Despite the lack of precedent for a high-level Tuscan white, Castiglioni set out to evoke his beloved Burgundy aesthetic. He started off with circumspection, testing out the terroir with Pinot Blanc and Pinot Grigio in an 80/20 blend, respectively, named Bâtard-Pinot. Castiglioni then moved on, reducing Blanc’s contribution and dropping Grigio altogether to make way for the debut of Chardonnay, complemented by an abbreviated and highly suggestive new name—Bâtard. Wary of the opposition that this provocative statement might incur, Castiglioni and Sebastiano soon compromised, engaging in a clever homophonic exercise that involved exchanging Bâtard for Batàr, while retaining the former’s pronunciation. Although the blend has continued to reflect the 1992 split (50/50), its stylistic orientation altered with the 1998 vintage, when the use of new oak was reduced. This modified approach (50% new oak and 50% one-year-old oak) brought Batàr within much closer range of its Burgundian archetype. In order to both honor and tangibly express the exceptional quality of the1990 vintage, the estate crafted a special Vin Santo, Orlando, for the first and perhaps last time, as the winery uprooted its Trebbiano and Malvasia vines in 1991. This historic production—Orlando (named after Sebastiano’s son)—was crafted through revered traditional methods: only the best grapes were utilized and the wine was aged for a ten-year period prior to being bottled.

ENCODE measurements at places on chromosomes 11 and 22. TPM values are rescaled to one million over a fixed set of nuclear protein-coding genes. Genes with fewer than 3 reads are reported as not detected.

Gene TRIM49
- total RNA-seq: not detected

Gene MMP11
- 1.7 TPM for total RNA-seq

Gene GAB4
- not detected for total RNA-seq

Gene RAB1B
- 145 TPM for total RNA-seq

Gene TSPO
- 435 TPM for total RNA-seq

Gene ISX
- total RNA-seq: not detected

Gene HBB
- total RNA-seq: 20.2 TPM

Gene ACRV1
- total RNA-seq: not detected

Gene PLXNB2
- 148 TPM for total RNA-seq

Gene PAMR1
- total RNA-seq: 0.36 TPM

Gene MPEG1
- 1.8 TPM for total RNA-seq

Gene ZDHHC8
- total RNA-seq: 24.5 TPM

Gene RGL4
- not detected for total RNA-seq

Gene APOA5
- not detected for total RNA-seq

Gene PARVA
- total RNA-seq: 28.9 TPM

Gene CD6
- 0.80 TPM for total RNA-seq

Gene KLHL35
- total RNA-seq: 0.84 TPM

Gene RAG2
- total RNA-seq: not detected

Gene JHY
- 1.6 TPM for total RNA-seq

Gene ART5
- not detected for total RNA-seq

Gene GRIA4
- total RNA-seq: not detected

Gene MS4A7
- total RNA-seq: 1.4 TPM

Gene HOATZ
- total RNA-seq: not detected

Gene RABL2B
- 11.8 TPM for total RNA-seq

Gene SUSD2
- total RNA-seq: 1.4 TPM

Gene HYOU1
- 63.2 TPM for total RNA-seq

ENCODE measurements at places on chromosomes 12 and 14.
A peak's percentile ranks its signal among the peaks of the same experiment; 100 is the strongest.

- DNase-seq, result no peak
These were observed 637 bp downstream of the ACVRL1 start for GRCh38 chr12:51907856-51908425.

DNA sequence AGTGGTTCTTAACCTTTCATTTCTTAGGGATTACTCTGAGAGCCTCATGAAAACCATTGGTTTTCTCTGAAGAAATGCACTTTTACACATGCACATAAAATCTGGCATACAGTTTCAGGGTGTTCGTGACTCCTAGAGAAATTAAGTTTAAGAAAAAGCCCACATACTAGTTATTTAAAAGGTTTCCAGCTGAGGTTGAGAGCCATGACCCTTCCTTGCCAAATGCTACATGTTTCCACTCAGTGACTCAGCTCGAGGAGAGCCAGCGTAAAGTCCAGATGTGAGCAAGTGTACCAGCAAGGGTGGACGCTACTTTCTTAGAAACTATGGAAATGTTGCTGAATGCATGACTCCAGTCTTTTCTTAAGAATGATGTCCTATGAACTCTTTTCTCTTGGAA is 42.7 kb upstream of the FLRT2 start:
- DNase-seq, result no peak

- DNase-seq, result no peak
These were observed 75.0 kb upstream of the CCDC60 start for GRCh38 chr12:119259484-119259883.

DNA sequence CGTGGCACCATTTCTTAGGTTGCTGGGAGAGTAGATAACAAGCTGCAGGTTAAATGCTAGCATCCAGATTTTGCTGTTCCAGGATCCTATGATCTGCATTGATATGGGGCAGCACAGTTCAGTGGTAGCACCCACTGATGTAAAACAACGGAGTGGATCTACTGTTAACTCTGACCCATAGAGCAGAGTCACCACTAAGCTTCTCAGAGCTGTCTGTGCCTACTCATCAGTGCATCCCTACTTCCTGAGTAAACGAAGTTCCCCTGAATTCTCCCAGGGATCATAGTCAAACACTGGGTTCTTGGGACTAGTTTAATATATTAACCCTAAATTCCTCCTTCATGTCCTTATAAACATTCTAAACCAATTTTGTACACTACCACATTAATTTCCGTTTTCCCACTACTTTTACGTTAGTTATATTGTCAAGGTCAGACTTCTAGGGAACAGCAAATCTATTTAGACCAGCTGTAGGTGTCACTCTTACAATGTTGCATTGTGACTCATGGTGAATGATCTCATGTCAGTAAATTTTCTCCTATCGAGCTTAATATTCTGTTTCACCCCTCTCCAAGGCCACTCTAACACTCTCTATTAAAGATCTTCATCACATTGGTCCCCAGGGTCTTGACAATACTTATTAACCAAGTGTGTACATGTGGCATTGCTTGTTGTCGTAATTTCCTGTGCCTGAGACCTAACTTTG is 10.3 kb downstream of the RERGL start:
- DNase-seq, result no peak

2014 Querciabella ‘Batár’ | Buy Online
A white with mineral and dried lemon character. Melon undertones. Medium to full body. Layered fruit and phenolic texture. Complex. Made from biodynamically grown grapes. Drink now. Blend of Chardonnay and Pinot Bianco.
The Crown Jewel: Palafreno
Masseto fans get ready for this one! The portfolio’s penultimate bottling, Palafreno, debuted with the 2000 vintage, commencing the estate’s participation in Bolgheri’s highly successful relationship with monovarietal Merlots. Its vinification regimen entails a fairly lengthy maceration period of 18 days and aging in 100 percent French oak (60% new and 40% first passage) for approximately 18 months. While biodynamics has become something of a buzz word in today’s wine culture, biodynamic principles have always been part of Querciabella’s core philosophy. Thus, when the estate entered into a pure dynamic regimen with the 2000 vintage, it was merely concluding a process that had been in progress for several years.
2008 Palafreno Merlot | Buy Online
A concentrated red, with chocolate, berry and currant character. Full and chewy. Layered and rich. Made from organic grapes. Give this three to four years of bottle age. 100% Merlot